Building mimics DNA, petri dishes

The new building for the BC Cancer Agency is a good addition to Broadway, one of Vancouver’s most ridiculously unattractive streets. The building’s most obvious feature is its round windows which are meant to reference the glass petri dishes used in cancer research. And they’re functional – you can actually open the window in your workspace and the glass ventilation shutters direct air flow. The beautiful 15-storey spiral staircase is designed to resemble DNA’s double helix structure, and the cover of the building’s roof deck is shaped like an amoeba. This type of clever thematic allusion can be very tiresome (remember postmodernism) but here it’s subtle enough that it’s not gimmicky. More importantly, it’s an award-winning green building. As a recent Treehugger article on the building pointed out, it’s water efficient, including the use of waterless urinals, a quarter of the construction and finishing materials were from recycled sources and are low-VOC, and the  building is energy-efficient and clean in myriad other ways. It’s not surprising that it won a LEED Canada Gold rating. The overall building shape is a little ordinary, perhaps, but the windows really carry it, both close up and from a distance. But the main idea was to create a healthy and creative environment for the researchers who work there. And they seem to like it. Top photo by slightly-less-random; below by Ruth and Dave, jmv and sabel on flickr.

Wall of windows

BCCRA, Vancouver

The BC cancer research building

More information from canadianarchitect, and click below for more.

And from metaefficient.com:

BC Cancer Research Center: A LEED Gold Building In Vancouver

In June, the Vancouver City Council unanimously approved the adoption the the highest green standards for private sector development in North America. Effective immediately, all new re-zonings for development in Vancouver will be required to achieve or exceed the level of LEED Silver, and they will have to achieve LEED Gold on January 1st, 2010.

The City of Vancouver already had a green building requirement for its new City-owned buildings but the EcoDensity Charter is much broader in its scope because it applies to privately-owned developments, which make up virtually the entire building industry.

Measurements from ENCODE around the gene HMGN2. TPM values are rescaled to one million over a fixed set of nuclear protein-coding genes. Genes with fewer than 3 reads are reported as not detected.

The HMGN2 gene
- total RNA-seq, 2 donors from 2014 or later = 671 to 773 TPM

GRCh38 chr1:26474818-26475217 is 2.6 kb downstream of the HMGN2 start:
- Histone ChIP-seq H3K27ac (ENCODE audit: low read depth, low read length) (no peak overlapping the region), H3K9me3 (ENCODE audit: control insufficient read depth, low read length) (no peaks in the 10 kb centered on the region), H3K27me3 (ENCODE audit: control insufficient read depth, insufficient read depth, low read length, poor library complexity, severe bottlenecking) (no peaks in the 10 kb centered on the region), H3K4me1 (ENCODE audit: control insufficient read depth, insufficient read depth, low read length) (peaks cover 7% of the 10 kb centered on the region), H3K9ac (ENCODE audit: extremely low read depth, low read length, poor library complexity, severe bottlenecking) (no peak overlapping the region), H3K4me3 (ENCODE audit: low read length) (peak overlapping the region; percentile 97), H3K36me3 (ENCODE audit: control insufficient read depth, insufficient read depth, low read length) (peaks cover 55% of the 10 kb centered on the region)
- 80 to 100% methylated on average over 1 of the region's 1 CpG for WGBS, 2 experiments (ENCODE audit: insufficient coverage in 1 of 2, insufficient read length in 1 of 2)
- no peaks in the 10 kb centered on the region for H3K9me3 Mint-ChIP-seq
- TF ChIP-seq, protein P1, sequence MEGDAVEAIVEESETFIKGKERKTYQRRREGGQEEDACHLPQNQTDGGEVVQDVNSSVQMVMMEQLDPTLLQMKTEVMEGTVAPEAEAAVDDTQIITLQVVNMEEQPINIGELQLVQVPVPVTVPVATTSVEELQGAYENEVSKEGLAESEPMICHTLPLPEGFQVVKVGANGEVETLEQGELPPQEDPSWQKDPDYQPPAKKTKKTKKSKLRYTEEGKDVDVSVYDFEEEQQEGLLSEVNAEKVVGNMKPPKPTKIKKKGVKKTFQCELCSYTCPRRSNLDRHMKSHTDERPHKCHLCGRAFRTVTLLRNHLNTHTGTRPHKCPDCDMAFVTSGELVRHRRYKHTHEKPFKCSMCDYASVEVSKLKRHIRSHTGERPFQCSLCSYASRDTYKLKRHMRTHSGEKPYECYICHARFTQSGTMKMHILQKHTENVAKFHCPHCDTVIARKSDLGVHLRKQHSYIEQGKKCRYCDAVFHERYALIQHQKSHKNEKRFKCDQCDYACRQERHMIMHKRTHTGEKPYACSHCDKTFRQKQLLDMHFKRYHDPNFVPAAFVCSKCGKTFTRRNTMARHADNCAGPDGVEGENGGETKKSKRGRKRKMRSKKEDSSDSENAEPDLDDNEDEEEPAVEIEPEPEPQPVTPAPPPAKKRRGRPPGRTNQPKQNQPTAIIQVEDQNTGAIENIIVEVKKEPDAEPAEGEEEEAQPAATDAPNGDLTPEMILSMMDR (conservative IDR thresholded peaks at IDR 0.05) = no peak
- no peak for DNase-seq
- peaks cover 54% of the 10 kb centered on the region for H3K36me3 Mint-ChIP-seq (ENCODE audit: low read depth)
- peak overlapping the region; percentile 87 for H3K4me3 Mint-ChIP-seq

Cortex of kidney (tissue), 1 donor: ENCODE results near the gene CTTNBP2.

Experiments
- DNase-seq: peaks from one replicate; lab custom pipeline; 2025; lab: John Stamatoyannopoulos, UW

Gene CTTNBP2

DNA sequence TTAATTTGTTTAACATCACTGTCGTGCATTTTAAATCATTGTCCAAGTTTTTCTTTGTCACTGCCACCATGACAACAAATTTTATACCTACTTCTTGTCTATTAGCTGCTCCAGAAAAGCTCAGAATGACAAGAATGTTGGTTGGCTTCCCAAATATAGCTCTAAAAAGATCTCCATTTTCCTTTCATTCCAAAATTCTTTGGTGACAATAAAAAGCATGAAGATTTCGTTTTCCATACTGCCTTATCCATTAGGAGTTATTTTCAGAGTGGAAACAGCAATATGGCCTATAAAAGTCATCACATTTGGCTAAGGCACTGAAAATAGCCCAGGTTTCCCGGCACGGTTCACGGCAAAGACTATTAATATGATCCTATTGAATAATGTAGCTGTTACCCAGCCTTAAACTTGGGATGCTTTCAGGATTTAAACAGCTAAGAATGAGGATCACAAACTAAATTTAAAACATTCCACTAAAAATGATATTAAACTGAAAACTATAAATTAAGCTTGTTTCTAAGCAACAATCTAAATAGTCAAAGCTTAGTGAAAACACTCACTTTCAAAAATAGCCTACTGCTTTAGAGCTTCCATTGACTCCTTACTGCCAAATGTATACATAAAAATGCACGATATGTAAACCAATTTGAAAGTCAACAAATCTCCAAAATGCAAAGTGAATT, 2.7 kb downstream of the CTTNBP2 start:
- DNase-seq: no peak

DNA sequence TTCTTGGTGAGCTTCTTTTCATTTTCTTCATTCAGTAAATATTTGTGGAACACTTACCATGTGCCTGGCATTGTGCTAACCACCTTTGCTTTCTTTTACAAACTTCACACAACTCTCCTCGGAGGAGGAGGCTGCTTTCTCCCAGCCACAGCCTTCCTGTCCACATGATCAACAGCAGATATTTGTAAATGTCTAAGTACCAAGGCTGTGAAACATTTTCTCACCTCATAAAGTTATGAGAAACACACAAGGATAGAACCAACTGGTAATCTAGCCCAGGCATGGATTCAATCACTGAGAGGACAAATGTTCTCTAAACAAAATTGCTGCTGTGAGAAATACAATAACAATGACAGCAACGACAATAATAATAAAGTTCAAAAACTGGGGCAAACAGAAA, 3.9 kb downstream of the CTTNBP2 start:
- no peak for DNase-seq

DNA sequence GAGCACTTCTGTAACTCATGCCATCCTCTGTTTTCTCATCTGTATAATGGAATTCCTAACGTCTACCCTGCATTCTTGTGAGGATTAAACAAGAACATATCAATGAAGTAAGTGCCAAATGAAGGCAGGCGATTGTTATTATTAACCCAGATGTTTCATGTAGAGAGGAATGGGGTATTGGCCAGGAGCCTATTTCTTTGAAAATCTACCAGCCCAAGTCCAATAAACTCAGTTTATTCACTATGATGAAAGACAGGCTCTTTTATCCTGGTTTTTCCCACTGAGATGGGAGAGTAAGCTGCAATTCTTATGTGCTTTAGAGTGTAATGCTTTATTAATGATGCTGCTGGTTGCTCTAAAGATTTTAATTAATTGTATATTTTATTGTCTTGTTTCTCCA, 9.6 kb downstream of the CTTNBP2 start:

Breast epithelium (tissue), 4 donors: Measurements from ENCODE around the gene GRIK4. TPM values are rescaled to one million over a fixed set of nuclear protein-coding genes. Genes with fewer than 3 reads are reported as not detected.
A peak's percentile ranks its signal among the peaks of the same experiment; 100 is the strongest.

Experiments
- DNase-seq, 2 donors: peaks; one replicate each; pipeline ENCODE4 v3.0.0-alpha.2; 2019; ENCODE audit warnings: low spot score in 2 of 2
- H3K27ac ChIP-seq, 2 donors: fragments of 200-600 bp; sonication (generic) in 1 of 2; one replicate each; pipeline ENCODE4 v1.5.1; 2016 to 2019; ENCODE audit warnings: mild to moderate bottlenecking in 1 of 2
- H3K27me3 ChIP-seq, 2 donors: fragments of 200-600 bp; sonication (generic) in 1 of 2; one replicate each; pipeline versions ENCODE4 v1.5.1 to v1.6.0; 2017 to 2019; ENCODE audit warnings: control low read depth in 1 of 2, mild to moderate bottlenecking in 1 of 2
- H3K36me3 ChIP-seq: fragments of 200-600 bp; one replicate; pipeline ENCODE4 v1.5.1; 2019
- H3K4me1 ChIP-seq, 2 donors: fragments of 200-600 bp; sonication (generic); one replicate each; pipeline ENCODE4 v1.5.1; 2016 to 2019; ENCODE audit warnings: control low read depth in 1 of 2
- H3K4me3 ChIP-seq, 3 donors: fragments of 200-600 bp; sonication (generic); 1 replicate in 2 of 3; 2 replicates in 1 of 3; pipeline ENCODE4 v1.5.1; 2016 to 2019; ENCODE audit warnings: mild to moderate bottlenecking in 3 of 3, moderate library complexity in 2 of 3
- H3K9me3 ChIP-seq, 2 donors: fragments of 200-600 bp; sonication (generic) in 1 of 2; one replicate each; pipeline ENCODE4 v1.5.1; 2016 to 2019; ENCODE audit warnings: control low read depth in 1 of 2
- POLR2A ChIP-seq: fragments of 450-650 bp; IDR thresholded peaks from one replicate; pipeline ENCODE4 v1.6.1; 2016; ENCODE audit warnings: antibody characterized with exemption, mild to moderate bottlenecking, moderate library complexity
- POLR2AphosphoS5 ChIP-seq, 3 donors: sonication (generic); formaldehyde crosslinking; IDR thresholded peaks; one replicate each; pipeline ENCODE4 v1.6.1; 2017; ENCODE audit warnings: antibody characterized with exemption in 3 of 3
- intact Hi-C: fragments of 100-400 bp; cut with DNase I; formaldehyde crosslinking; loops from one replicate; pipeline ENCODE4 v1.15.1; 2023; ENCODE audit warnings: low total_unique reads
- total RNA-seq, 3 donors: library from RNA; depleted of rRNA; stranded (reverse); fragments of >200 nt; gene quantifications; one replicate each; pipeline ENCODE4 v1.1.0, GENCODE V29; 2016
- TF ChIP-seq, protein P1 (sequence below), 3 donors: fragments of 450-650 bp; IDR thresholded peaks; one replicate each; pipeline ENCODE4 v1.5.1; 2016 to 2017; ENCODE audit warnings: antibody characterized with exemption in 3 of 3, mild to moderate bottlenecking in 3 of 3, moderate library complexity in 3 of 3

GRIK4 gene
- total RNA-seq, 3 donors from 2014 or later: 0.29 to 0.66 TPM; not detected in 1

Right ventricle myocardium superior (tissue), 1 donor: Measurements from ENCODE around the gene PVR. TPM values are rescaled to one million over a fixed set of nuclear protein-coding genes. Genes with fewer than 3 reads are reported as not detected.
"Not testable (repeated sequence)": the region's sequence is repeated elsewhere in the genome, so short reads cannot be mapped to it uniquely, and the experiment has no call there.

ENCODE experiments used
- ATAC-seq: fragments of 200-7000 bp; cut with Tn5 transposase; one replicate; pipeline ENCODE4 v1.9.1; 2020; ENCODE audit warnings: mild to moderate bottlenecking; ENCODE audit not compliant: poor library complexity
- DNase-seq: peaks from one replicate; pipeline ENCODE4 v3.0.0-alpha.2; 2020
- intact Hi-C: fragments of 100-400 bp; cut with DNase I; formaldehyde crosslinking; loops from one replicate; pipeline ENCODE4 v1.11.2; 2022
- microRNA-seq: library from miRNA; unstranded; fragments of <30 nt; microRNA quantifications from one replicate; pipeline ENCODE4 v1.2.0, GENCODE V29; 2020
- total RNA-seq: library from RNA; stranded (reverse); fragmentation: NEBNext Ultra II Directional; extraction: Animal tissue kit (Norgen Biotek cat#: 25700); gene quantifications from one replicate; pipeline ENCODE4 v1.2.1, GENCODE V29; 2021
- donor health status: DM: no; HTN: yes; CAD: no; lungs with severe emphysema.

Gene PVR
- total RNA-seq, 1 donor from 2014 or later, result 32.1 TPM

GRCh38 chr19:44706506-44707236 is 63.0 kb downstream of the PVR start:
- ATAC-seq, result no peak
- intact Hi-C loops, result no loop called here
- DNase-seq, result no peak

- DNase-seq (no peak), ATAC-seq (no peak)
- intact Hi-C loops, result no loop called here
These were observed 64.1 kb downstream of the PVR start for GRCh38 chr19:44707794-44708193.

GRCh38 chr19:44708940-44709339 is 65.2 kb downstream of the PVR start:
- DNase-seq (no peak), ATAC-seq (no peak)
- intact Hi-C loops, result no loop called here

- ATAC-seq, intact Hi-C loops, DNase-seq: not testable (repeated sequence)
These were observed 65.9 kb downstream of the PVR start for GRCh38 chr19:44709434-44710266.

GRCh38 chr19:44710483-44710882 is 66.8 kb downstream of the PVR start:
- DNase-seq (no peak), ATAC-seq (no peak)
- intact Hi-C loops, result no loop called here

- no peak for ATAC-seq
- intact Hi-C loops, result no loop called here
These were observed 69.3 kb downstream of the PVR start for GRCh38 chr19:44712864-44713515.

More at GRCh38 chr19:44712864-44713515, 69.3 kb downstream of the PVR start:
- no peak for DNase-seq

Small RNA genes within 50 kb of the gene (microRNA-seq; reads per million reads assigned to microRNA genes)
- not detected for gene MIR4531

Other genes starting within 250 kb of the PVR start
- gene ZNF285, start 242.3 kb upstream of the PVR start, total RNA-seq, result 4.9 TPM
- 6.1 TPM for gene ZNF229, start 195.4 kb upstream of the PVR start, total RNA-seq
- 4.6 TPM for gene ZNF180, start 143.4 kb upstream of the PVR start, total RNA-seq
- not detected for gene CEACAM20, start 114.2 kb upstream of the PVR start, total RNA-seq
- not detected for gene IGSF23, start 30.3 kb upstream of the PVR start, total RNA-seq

The new requirements are part of the hotly debated EcoDensity Charter that the city adopted. See more details about the debate in this Vancouver Courier article. The charter is part of the city’s larger goal is a carbon-neutral city by 2030.

Green buildings cost only 3% more to build at the time of construction, and that cost is usually recouped in the first year, because of the building’s lower heating/cooling costs.

 

 

 

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5 Responses to “Building mimics DNA, petri dishes”

  1. 10 eco-building innovations: plug-in floors, giant bunnies and flying hostels | Greenbang Says:

    […] BC Cancer Foundation’s new building. The foundation’s new building in Vancouver is not only so green it’s earned a LEED Canada Gold rating, but it’s unique in look as well, with round windows that resemble petri dishes and a 15-story spiral staircase inspired by DNA’s double-helix structure. […]

  2. BCTravelGuides Says:

    As a Newbie, I am always searching online for articles that can help me. Thank you

  3. How rooms and architecture affect mood and creativity | Ouno Design Says:

    […] lull, interest in the effects of architectural design on human seems to be on the rise again. The BC Cancer research building was built with these ideas in […]

  4. KeyArch Says:

    You yourself photographed?

  5. LB Says:

    No, actually, I believe these were all Creative Commons or I got permission, which is what I usually do… but now that you mention it, I didn’t credit these photographers, which I also usually rigorously do on this blog, so I can’t remember why that is. I will have to fix that. You’re not one of these photographers, are you? Accreditation and permissions can be very complicated and I do make mistakes every now and then with so many requests going out and permissions coming in things can get lost in the wash.

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